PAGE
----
CHICAGO – Like the awesome Engine Who Could, the mighty Nothing Without a Company stage crafters have constructed another triumph at their new home in Berger Mansion on Chicago’s north side. “The Kid Thing” – written by Sarah Gubbins – is a terse, convincing and emotional play about fear, identity and breeding, and it is performed by its cast of five with utter authenticity. The show has a Thursday-Sunday run at the Berger North Mansion through April 15th, 2017. Click here for more details, including ticket information.
Frank Langella Shines in Delightful Sci-Fi Comedy ‘Robot and Frank’
CHICAGO – Frank’s world is fading before his eyes. With his wife gone and his children all grown up, Frank lives a reclusive existence, though he doesn’t seem to be in particular need of company. His memory may be fading, but his instincts as a retired cat burglar are still ever-present. He can’t helping stuffing a few soap figurines into his pockets while casually browsing through a store.
This is a plum role for Frank Langella, the wonderfully understated actor capable of projecting a sly intelligence even in his most delusional state. There are echoes here of Leonard Schiller, the aging novelist Langella played in 2007’s woefully overlooked treasure, “Starting Out in the Evening,” in which he found enriching companionship in the unlikeliest of forms. Yet in Jake Schreier’s Sundance prizewinner, “Robot & Frank,” Langella is paired with a far more unusual screen partner.
Rather than place him in a nursing home, his dedicated yet oft-exasperated son, Hunter (James Marsden), forces him to accept the gift of an unnamed robot (voiced by Peter Sarsgaard) that will function as a butler of sorts. Yet Frank soon realizes that the robot is in fact a “health care” aid designed to improve his cognitive functions, and it isn’t long before the mechanical vexation starts waking him up early to plant a garden. Sarsgaard’s voice is utterly unrecognizable, and emulates the deadpan timing of Douglas Rain’s iconic HAL 9000 while draining it of its malevolent edge. “Robot,” as it’s referred to in the film, doesn’t appear to have plans for world domination, primarily because they weren’t programmed into it. When it’s invited to engage in small talk with a fellow robot, all they can think to say to one another is, “I’m functioning normally.” Even Robot’s pleas for Frank to cooperate with it, for fear of being junked, are simply activated to manipulate the man’s emotions, since the machine has none. Robot isn’t a friend so much as it is a catalyst for Frank to reconnect with the universe, for better and worse. His begrudging affection for the artificial creature grows all the more once he realizes that it has no knowledge of what’s considered lawful behavior (a major glitch that’s more than a little far-fetched). Thus, Frank proposes to Robot a new way of improving his cognitive functions: pull off a heist.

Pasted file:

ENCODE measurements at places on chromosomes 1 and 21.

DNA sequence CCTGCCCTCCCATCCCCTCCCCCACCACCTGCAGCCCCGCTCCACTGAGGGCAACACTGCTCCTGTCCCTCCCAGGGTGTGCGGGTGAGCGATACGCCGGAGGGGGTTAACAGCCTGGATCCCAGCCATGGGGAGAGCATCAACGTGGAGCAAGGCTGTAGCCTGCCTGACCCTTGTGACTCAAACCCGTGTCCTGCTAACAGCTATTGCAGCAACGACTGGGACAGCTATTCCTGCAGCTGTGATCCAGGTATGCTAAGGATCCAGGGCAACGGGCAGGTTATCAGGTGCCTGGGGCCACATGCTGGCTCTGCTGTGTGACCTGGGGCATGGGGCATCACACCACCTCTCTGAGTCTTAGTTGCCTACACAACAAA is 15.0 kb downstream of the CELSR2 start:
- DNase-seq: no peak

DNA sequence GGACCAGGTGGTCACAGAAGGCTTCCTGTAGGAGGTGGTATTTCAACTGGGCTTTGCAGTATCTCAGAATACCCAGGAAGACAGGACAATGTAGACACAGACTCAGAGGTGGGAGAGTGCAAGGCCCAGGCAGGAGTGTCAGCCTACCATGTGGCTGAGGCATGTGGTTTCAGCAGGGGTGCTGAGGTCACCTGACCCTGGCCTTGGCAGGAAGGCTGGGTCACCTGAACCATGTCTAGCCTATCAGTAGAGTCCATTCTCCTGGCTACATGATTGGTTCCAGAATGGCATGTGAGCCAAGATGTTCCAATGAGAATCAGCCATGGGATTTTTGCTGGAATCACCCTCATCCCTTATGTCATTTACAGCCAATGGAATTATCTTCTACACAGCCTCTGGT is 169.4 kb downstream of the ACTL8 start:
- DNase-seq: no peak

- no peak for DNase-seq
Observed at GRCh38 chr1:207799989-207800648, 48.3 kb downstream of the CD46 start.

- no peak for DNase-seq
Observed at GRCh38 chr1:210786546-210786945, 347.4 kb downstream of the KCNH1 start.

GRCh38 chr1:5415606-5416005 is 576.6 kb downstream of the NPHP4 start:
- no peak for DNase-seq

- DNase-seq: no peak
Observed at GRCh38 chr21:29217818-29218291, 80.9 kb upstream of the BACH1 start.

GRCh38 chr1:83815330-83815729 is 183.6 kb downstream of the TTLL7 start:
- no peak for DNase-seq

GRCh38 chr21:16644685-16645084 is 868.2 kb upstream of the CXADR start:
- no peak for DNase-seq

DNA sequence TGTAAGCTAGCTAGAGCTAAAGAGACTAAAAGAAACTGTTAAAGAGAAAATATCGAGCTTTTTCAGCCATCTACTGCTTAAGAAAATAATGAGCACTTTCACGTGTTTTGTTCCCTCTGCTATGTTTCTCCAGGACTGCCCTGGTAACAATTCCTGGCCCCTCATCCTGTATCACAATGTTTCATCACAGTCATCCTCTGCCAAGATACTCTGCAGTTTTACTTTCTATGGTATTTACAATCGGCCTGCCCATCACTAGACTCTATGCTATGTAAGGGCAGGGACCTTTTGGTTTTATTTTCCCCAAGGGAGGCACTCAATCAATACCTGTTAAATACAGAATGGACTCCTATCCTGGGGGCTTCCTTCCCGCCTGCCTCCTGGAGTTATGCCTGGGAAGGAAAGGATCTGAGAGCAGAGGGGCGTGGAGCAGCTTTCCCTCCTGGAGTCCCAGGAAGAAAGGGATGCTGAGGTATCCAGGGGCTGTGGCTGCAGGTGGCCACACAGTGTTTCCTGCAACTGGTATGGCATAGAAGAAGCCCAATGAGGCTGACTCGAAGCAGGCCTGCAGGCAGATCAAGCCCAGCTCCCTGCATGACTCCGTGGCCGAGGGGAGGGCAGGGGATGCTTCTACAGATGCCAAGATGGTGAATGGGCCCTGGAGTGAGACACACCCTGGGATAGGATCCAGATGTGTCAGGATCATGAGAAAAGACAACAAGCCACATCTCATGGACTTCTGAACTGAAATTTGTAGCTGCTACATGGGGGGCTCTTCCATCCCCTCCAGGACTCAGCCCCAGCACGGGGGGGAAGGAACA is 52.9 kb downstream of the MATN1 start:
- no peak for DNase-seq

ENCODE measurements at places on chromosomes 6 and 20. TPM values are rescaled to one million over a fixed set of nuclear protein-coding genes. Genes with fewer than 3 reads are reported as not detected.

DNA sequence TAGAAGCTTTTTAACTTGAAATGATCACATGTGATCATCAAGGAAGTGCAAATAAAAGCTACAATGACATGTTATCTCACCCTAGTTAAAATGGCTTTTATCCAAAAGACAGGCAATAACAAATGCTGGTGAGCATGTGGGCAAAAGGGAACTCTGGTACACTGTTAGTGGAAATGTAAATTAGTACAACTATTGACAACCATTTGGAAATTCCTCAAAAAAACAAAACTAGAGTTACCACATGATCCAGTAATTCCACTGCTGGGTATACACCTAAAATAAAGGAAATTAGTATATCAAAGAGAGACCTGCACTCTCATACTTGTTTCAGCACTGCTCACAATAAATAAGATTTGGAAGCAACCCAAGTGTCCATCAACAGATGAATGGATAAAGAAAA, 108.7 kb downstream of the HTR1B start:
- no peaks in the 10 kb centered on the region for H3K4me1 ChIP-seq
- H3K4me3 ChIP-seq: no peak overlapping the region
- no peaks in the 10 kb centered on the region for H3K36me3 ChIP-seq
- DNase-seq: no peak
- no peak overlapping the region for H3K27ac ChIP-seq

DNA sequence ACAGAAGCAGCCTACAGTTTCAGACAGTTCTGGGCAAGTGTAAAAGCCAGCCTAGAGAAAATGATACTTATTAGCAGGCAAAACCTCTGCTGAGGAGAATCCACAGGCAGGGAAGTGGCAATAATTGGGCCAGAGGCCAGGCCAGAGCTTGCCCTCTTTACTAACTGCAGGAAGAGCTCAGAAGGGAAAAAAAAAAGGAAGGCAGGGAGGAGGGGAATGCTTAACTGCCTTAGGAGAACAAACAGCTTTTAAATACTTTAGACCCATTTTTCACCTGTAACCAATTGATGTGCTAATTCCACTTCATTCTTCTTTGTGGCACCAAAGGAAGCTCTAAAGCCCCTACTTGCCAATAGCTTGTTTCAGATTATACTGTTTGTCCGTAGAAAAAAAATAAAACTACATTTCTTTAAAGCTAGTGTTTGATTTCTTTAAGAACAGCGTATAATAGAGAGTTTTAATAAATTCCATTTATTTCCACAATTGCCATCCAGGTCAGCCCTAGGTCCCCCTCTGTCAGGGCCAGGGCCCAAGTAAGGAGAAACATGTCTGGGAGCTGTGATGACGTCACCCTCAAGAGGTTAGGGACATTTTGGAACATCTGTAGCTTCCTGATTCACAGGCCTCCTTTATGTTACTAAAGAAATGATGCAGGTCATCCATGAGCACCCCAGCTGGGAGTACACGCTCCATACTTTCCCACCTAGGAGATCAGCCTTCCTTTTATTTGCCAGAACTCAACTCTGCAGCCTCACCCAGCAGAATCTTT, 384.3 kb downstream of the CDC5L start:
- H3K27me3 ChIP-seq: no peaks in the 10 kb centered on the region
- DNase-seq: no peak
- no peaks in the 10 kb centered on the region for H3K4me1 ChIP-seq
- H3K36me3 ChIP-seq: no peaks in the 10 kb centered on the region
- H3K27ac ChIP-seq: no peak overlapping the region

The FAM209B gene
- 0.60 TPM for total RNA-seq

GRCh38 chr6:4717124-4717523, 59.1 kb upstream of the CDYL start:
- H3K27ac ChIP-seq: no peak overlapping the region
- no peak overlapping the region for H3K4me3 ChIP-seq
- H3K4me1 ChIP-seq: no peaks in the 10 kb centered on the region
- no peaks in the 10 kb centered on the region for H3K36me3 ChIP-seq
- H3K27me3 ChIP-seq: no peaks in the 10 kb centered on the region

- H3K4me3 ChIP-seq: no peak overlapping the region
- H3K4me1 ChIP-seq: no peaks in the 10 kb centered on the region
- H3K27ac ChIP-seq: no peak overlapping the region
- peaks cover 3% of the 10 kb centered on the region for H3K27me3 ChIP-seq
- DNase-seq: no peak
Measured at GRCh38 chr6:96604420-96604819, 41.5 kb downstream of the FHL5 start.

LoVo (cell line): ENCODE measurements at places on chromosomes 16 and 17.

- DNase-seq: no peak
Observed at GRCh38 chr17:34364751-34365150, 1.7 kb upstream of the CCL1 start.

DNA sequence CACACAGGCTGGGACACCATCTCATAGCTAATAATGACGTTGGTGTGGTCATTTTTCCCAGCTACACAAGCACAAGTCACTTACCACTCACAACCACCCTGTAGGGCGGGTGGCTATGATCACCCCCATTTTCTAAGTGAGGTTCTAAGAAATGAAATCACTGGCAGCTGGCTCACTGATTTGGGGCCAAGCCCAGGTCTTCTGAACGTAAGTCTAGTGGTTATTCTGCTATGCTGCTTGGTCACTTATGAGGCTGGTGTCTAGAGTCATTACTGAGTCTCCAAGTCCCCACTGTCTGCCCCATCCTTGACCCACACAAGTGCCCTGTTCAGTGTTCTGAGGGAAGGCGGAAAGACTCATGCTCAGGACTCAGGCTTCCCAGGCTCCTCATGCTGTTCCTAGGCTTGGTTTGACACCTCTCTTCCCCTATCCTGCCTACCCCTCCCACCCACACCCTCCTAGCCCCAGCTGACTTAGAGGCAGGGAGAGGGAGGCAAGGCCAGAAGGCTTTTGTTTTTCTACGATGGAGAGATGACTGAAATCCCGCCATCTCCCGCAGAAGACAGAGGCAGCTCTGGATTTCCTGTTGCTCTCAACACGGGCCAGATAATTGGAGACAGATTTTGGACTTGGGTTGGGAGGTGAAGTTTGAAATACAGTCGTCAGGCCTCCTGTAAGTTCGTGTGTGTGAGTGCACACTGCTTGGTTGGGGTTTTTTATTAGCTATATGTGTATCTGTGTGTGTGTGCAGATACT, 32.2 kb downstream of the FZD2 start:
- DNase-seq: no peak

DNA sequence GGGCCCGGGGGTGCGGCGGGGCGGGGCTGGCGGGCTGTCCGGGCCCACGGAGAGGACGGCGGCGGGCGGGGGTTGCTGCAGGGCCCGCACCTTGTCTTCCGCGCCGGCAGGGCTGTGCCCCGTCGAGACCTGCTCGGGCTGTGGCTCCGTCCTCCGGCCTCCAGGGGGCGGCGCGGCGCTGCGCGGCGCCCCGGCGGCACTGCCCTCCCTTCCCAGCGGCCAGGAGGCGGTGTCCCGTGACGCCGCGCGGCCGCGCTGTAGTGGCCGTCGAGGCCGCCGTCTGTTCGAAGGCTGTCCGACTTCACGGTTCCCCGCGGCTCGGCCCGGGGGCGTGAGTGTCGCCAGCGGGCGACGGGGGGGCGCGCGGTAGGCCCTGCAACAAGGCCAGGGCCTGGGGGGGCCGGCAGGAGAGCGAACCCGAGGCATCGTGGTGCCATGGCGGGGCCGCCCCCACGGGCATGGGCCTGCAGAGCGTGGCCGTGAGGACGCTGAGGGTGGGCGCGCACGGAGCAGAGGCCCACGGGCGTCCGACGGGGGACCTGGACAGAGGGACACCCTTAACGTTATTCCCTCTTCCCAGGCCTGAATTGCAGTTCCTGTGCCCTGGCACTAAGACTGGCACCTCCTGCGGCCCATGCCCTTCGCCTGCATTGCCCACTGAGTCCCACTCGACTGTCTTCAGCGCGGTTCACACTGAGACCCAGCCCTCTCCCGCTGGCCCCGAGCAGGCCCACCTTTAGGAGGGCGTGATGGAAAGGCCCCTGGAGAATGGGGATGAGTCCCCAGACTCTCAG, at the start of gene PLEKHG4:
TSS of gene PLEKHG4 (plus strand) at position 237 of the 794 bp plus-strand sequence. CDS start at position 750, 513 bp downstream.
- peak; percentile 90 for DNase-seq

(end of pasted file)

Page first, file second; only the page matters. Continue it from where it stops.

Frank Langella stars in Jake Schreier’s Robot and Frank.
Photo credit: Samuel Goldwyn Films and Stage 6 Films
Though this premise may sound like a high concept buddy comedy, its execution is delightfully low-key. In his feature debut, Schreier deftly walks the tightrope between tragedy and farce, while never inching too far in either direction. The band Francis and the Lights (for which the director previously served as keyboardist) brings a subtly brooding tone to various scenes as Frank takes increasingly dire risks with his elaborate schemes. Langella refuses to soften his character’s curmudgeonly shell for the sake of lovability, and when he randomly lashes out at his children, he can seem genuinely brutal. Yet through his partnership with the robot, Frank’s humanity starts to emerge, as well as all of the regrets that he had kept repressed. Marsden is also very touching as the son harboring resentments yet trying with all of his might to keep his old man from falling apart. The final moments of the film can be read more than one way and are bound to generate discussion afterward.
One of the great pleasures of “Robot & Frank” is the inventive way in which it envisions the “near future” in Cold Spring, N.Y. Frank’s Skype-like home phone system hardly appears to be a stretch from where phone technology is actually heading. Alarmingly skinny cars zip through traffic, leaving more recognizable models in the dust. And in a twist Ray Bradbury would’ve loved, the local library is now being transformed into a community center, since books have finally been rendered extinct by eReaders. This juicy subplot could’ve been developed even further, though it does provide the agelessly lovely Susan Sarandon with ample screen time as a librarian who seems perfectly comfortable with sharing the company of the awkward yet well-meaning Frank. Liv Tyler also turns up as Frank’s daughter, who’s horrified to discover that Hunter has abandoned her father with an “enslaved” machine. The small yet crucial ways in which her character’s perceptions are altered during the film’s midsection are sublimely portrayed.
Frank Langella and Liv Tyler star in Jake Schreier’s Robot and Frank.
Photo credit: Samuel Goldwyn Films and Stage 6 Films
“Robot & Frank” isn’t interested in saying anything particularly profound. It’s a relatively simple tale, yet it unfolds in ways that are pleasingly unpredictable. What’s most touching is how much Frank (and the audience) grows to care about Robot, even if its own feelings are programmed rather than organic. Langella is bound to reap much of the critical praise, as he should, though Sarsgaard’s fine vocal work should not be overlooked. With his soothing tones and subtle nuances, the actor somehow manages to create a well-rounded character even within the limited constraints of Robot’s anti-personality. In the annals of cinema’s greatest robot voice-overs, Sarsgaard deserves to be ranked near the top. It’s a feat akin to magic.